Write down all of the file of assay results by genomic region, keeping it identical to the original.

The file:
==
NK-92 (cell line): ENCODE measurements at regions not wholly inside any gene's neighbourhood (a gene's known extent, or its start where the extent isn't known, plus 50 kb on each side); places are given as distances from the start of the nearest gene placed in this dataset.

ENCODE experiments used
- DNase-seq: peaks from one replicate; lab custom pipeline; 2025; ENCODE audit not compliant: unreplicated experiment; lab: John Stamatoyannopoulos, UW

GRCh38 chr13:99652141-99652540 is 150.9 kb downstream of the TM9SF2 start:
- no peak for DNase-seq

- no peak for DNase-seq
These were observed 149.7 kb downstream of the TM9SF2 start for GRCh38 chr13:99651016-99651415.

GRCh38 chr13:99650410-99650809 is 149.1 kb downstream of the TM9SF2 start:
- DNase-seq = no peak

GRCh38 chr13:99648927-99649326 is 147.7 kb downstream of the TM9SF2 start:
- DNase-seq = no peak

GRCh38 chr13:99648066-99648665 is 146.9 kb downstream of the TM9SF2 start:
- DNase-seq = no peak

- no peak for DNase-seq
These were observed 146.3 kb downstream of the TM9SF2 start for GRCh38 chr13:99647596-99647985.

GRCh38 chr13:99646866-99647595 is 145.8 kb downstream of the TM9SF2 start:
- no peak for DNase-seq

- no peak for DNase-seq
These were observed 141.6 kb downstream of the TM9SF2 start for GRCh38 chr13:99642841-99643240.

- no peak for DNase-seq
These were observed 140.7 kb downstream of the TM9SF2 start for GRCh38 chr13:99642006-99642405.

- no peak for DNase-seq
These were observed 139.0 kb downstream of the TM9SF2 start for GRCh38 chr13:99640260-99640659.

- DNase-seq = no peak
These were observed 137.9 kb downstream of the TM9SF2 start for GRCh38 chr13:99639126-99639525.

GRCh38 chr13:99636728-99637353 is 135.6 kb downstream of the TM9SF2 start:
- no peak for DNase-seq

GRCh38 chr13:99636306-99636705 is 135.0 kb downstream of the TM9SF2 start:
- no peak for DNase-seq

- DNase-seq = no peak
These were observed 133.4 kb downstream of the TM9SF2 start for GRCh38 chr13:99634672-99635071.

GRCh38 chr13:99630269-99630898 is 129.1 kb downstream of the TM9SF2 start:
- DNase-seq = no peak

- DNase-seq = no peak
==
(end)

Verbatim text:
NK-92 (cell line): ENCODE measurements at regions not wholly inside any gene's neighbourhood (a gene's known extent, or its start where the extent isn't known, plus 50 kb on each side); places are given as distances from the start of the nearest gene placed in this dataset.

ENCODE experiments used
- DNase-seq: peaks from one replicate; lab custom pipeline; 2025; ENCODE audit not compliant: unreplicated experiment; lab: John Stamatoyannopoulos, UW

GRCh38 chr13:99652141-99652540 is 150.9 kb downstream of the TM9SF2 start:
- no peak for DNase-seq

- no peak for DNase-seq
These were observed 149.7 kb downstream of the TM9SF2 start for GRCh38 chr13:99651016-99651415.

GRCh38 chr13:99650410-99650809 is 149.1 kb downstream of the TM9SF2 start:
- DNase-seq = no peak

GRCh38 chr13:99648927-99649326 is 147.7 kb downstream of the TM9SF2 start:
- DNase-seq = no peak

GRCh38 chr13:99648066-99648665 is 146.9 kb downstream of the TM9SF2 start:
- DNase-seq = no peak

- no peak for DNase-seq
These were observed 146.3 kb downstream of the TM9SF2 start for GRCh38 chr13:99647596-99647985.

GRCh38 chr13:99646866-99647595 is 145.8 kb downstream of the TM9SF2 start:
- no peak for DNase-seq

- no peak for DNase-seq
These were observed 141.6 kb downstream of the TM9SF2 start for GRCh38 chr13:99642841-99643240.

- no peak for DNase-seq
These were observed 140.7 kb downstream of the TM9SF2 start for GRCh38 chr13:99642006-99642405.

- no peak for DNase-seq
These were observed 139.0 kb downstream of the TM9SF2 start for GRCh38 chr13:99640260-99640659.

- DNase-seq = no peak
These were observed 137.9 kb downstream of the TM9SF2 start for GRCh38 chr13:99639126-99639525.

GRCh38 chr13:99636728-99637353 is 135.6 kb downstream of the TM9SF2 start:
- no peak for DNase-seq

GRCh38 chr13:99636306-99636705 is 135.0 kb downstream of the TM9SF2 start:
- no peak for DNase-seq

- DNase-seq = no peak
These were observed 133.4 kb downstream of the TM9SF2 start for GRCh38 chr13:99634672-99635071.

GRCh38 chr13:99630269-99630898 is 129.1 kb downstream of the TM9SF2 start:
- DNase-seq = no peak

- DNase-seq = no peak